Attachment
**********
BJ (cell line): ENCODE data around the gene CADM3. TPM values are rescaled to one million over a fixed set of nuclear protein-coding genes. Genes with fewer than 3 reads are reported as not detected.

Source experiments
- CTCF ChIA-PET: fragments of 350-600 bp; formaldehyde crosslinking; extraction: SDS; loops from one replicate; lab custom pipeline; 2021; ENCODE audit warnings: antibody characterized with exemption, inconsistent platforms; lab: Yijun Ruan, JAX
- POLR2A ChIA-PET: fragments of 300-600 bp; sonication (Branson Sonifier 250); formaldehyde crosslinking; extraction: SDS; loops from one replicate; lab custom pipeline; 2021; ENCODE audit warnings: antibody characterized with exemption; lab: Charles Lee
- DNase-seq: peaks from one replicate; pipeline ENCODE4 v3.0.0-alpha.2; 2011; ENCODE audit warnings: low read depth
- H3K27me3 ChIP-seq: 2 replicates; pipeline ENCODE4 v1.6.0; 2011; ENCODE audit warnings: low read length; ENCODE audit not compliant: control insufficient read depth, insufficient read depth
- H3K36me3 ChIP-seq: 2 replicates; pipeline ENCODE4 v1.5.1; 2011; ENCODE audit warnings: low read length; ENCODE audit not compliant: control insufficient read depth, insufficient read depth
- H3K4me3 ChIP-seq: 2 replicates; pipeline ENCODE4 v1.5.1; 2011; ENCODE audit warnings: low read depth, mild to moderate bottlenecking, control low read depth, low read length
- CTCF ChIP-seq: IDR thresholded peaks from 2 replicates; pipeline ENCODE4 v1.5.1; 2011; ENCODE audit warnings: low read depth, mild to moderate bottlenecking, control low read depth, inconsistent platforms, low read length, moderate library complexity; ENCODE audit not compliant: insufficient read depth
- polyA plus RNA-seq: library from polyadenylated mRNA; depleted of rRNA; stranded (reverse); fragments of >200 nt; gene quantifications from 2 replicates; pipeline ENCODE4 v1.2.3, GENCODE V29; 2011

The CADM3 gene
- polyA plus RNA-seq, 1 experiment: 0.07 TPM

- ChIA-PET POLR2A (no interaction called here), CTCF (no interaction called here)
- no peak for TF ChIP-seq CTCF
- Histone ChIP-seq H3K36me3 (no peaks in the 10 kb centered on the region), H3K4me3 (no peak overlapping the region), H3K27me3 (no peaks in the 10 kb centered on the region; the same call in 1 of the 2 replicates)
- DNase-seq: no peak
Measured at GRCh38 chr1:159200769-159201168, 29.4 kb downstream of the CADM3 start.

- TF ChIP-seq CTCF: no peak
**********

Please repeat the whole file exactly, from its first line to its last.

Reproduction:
BJ (cell line): ENCODE data around the gene CADM3. TPM values are rescaled to one million over a fixed set of nuclear protein-coding genes. Genes with fewer than 3 reads are reported as not detected.

Source experiments
- CTCF ChIA-PET: fragments of 350-600 bp; formaldehyde crosslinking; extraction: SDS; loops from one replicate; lab custom pipeline; 2021; ENCODE audit warnings: antibody characterized with exemption, inconsistent platforms; lab: Yijun Ruan, JAX
- POLR2A ChIA-PET: fragments of 300-600 bp; sonication (Branson Sonifier 250); formaldehyde crosslinking; extraction: SDS; loops from one replicate; lab custom pipeline; 2021; ENCODE audit warnings: antibody characterized with exemption; lab: Charles Lee
- DNase-seq: peaks from one replicate; pipeline ENCODE4 v3.0.0-alpha.2; 2011; ENCODE audit warnings: low read depth
- H3K27me3 ChIP-seq: 2 replicates; pipeline ENCODE4 v1.6.0; 2011; ENCODE audit warnings: low read length; ENCODE audit not compliant: control insufficient read depth, insufficient read depth
- H3K36me3 ChIP-seq: 2 replicates; pipeline ENCODE4 v1.5.1; 2011; ENCODE audit warnings: low read length; ENCODE audit not compliant: control insufficient read depth, insufficient read depth
- H3K4me3 ChIP-seq: 2 replicates; pipeline ENCODE4 v1.5.1; 2011; ENCODE audit warnings: low read depth, mild to moderate bottlenecking, control low read depth, low read length
- CTCF ChIP-seq: IDR thresholded peaks from 2 replicates; pipeline ENCODE4 v1.5.1; 2011; ENCODE audit warnings: low read depth, mild to moderate bottlenecking, control low read depth, inconsistent platforms, low read length, moderate library complexity; ENCODE audit not compliant: insufficient read depth
- polyA plus RNA-seq: library from polyadenylated mRNA; depleted of rRNA; stranded (reverse); fragments of >200 nt; gene quantifications from 2 replicates; pipeline ENCODE4 v1.2.3, GENCODE V29; 2011

The CADM3 gene
- polyA plus RNA-seq, 1 experiment: 0.07 TPM

- ChIA-PET POLR2A (no interaction called here), CTCF (no interaction called here)
- no peak for TF ChIP-seq CTCF
- Histone ChIP-seq H3K36me3 (no peaks in the 10 kb centered on the region), H3K4me3 (no peak overlapping the region), H3K27me3 (no peaks in the 10 kb centered on the region; the same call in 1 of the 2 replicates)
- DNase-seq: no peak
Measured at GRCh38 chr1:159200769-159201168, 29.4 kb downstream of the CADM3 start.

- TF ChIP-seq CTCF: no peak